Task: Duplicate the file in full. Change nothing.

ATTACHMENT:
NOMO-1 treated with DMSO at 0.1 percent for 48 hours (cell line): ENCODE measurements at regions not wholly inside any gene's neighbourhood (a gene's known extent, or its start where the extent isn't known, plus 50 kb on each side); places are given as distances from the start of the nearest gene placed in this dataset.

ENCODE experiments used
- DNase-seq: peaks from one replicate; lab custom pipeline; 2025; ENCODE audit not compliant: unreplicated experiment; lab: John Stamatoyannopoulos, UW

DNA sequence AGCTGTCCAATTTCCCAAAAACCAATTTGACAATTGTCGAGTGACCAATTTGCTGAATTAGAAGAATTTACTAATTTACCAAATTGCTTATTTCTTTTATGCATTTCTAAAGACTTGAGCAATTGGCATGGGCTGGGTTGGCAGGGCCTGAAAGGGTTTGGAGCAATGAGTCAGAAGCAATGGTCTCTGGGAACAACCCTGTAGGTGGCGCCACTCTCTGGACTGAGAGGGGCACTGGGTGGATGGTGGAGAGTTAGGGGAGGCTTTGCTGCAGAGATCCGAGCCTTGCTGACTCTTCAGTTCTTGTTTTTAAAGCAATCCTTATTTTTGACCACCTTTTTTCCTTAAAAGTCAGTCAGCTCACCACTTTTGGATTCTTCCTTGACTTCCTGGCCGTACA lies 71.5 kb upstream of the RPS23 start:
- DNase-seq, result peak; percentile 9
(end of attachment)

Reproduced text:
NOMO-1 treated with DMSO at 0.1 percent for 48 hours (cell line): ENCODE measurements at regions not wholly inside any gene's neighbourhood (a gene's known extent, or its start where the extent isn't known, plus 50 kb on each side); places are given as distances from the start of the nearest gene placed in this dataset.

ENCODE experiments used
- DNase-seq: peaks from one replicate; lab custom pipeline; 2025; ENCODE audit not compliant: unreplicated experiment; lab: John Stamatoyannopoulos, UW

DNA sequence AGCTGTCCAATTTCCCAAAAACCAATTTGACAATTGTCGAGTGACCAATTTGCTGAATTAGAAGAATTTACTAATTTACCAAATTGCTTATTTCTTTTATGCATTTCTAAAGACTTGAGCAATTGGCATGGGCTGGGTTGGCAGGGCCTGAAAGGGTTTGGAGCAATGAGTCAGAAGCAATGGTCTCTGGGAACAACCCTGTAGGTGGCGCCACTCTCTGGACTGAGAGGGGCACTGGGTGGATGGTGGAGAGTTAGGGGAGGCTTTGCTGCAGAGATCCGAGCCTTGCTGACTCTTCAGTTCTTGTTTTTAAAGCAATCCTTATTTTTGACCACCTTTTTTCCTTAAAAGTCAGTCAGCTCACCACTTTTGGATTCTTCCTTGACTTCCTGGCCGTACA lies 71.5 kb upstream of the RPS23 start:
- DNase-seq, result peak; percentile 9